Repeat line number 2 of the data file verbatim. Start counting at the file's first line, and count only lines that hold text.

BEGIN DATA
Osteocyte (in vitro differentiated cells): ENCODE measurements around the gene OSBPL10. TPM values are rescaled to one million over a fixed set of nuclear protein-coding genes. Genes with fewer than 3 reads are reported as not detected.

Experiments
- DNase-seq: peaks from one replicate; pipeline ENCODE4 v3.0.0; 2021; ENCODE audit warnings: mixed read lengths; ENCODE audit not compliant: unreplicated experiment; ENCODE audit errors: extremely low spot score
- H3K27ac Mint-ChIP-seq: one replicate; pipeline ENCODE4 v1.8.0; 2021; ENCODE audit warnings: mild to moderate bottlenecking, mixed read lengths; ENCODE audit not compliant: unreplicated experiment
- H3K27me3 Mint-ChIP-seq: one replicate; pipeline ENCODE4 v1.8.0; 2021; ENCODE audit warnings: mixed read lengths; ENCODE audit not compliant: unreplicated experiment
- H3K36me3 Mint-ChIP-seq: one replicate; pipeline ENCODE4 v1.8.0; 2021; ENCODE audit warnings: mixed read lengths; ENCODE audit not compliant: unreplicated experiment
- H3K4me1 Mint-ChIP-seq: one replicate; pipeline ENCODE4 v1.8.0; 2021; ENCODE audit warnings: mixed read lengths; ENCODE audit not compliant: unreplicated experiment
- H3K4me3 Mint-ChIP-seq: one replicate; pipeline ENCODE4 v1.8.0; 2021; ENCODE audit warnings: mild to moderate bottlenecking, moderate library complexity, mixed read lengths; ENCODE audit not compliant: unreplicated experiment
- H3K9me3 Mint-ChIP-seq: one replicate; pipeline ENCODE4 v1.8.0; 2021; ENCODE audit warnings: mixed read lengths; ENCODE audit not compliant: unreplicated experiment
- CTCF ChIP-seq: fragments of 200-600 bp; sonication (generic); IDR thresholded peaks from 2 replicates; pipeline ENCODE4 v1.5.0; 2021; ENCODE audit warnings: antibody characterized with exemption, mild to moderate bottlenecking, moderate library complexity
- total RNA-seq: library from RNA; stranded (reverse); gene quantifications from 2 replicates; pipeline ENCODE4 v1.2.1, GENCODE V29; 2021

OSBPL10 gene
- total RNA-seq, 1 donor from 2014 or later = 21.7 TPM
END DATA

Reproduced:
Experiments